“Heeeeekura! Heeeekura vjeeeetra! Heeeeekura!”
I hear this chant every morning and every evening. At least. And no this is not the new Muslim call to prayer. Actually, its the slogan of quite an ingenious little recycling system that developed naturally to fill a vacuum in the infrastructure here in Albania.
You see, there are two stark problems in Albania- garbage and unemployment. It’s no surprise that Albania does not have a centralized recycling system (we barely have a trash collection service mind you). There are no recycling bins, recycling planets, or anything like that. And besides the 20% of the population that can’t or won’t find work, Albania also has a large population of impoverished, unemployable Romanis (unemployable due to institutionalized discrimination, lack of access to education, and so much more). How are these things related, you might ask?
Well, the simultaneous solutions to these two problems is actually quite remarkable. I love watching the free market at work. So, in Shkoder these unemployed Roma people have decided to take advantage of a little government caviot. The local municipalities will offer a small amount of money (like 10 leke) for metal, glass, and plastic as an incentive to recycle. But know one really does this because they are either lazy, busy, or just don’t know about it. So in come the Roma.
They drive through the streets of Shkoder on these little jimmy-rigged motorized tricycle-like wagon thingies screaming “Heeeeekura vjeeeeeetra!” I’m not going to lie, when I first saw this happening I was so confused. I asked myself, what are they screaming?! What are they doing? Why people are throwing old tvs, bicycles, broken fans, and old pots out their windows?! And then it all made sense. In Albania “hekura” means iron or metal and “vjetra” means old.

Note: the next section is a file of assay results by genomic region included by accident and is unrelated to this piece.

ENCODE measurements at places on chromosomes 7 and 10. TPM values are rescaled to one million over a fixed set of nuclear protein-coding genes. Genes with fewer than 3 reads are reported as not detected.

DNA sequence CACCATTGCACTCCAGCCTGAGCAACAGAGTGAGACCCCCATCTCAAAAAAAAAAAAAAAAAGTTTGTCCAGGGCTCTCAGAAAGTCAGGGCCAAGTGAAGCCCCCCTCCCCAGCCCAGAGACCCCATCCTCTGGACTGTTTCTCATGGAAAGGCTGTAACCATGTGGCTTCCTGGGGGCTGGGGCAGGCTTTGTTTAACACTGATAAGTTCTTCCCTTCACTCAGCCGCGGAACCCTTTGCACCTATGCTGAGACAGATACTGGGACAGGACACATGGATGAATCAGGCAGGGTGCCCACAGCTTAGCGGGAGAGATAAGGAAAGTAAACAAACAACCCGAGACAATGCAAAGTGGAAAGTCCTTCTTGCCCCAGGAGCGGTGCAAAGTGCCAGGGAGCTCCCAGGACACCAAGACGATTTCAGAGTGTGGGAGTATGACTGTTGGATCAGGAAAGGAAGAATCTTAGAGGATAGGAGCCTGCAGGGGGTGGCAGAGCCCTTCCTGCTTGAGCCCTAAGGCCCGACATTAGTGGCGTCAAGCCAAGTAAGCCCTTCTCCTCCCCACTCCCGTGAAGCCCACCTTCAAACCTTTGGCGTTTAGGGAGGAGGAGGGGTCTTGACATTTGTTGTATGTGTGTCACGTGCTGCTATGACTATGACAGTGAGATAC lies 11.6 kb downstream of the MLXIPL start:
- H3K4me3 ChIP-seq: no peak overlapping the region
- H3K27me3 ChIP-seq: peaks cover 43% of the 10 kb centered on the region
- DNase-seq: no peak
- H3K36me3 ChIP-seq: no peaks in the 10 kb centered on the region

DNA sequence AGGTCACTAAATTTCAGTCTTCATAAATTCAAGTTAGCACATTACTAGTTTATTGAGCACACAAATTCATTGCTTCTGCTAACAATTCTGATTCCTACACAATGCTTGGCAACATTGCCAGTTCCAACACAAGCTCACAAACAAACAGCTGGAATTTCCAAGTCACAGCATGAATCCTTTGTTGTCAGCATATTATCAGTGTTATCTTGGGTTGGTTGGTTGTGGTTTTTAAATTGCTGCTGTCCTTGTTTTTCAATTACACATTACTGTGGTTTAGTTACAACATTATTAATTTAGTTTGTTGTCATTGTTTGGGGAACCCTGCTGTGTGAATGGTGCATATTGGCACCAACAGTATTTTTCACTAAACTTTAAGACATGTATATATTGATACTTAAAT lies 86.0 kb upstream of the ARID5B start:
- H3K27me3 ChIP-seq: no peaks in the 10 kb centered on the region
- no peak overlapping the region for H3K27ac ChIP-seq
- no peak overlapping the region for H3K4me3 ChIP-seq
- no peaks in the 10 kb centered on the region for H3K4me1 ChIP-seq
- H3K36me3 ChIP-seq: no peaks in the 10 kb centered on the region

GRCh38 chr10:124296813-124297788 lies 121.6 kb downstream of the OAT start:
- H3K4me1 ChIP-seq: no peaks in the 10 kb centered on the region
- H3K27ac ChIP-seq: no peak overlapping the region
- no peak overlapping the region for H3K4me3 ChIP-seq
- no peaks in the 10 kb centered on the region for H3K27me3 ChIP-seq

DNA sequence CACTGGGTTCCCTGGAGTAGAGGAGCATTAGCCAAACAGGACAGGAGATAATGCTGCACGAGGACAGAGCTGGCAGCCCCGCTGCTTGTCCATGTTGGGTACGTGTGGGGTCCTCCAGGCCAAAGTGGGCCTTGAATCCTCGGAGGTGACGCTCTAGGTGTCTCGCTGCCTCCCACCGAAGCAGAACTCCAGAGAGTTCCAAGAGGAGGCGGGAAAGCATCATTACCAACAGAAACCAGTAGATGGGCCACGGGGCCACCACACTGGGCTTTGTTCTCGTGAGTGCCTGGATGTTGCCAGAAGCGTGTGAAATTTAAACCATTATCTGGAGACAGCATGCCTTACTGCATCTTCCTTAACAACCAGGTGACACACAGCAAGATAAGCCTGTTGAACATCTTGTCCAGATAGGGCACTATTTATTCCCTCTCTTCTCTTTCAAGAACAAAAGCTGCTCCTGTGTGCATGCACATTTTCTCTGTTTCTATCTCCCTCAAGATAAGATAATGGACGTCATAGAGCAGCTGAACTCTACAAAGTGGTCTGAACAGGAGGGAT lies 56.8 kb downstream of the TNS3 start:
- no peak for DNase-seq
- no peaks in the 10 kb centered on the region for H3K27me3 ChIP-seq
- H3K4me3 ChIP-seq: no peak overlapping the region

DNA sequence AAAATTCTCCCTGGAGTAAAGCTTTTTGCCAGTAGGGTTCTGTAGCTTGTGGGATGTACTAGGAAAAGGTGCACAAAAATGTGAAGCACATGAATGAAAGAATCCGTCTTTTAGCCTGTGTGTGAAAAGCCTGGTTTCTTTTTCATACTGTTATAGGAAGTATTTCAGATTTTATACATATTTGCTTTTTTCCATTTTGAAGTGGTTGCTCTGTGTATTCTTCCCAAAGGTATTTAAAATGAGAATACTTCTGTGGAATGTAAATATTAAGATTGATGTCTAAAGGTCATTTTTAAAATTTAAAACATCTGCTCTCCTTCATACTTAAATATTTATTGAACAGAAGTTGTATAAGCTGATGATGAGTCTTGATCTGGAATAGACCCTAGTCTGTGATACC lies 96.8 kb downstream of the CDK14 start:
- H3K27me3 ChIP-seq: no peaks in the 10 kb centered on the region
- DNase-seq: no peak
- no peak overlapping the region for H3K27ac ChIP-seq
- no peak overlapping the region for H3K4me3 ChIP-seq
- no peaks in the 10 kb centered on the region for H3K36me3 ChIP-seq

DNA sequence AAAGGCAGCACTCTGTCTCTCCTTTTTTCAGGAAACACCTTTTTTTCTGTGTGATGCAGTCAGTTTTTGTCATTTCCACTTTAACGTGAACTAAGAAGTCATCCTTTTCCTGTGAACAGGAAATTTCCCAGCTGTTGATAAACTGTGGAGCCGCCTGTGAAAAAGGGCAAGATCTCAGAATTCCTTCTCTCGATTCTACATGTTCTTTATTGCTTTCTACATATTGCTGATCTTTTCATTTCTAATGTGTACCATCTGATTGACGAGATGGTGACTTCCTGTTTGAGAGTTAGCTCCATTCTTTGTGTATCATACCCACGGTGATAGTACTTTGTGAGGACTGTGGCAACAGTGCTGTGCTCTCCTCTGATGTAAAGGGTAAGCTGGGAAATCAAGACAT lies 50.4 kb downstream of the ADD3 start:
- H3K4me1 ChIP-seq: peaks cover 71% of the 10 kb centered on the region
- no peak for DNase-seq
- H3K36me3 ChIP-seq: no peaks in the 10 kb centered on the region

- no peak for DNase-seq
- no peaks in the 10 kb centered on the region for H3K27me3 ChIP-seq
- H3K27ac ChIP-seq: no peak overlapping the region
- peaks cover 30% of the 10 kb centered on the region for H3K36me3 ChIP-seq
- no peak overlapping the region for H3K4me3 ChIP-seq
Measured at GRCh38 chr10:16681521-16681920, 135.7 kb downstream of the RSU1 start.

So as the Roma drive these wagon tings through the streets screaming (regardless of the time of day and whether or not your lazy-American self maybe be trying to sleep past 8am for once), people come to their doors or windows and throw their old metal scraps down into the wagonbed. When they fill up their wagon, they drive it to the municipality and get a nice little paycheck. Okay, so it’s not very much obvious, but its more than they could get begging on the street (which is the other main occupation of Roma people in Shkoder).
So there you have it. Privatized recycling, door-to-door service, wages for the Roma, cleaning up the city…all in one. Problem solved. It kind of makes me smile actually. A truly Albanian solution to an Albanian problem. The trash piles up all over this country. It lines the rivers; it clutters the beaches; it dirties beautiful parks. The Roma may not be doing this to channel their inner environmental activist-selves, but it makes no difference to me. It’s still a step in the right direction.
The only downside? Being woken by the “hekura, hekura” man every morning. But I suppose it’s a small price to pay for a simple solution to so many problems. I’ll take it.
“It’s not better. It’s not worse. It’s just different.”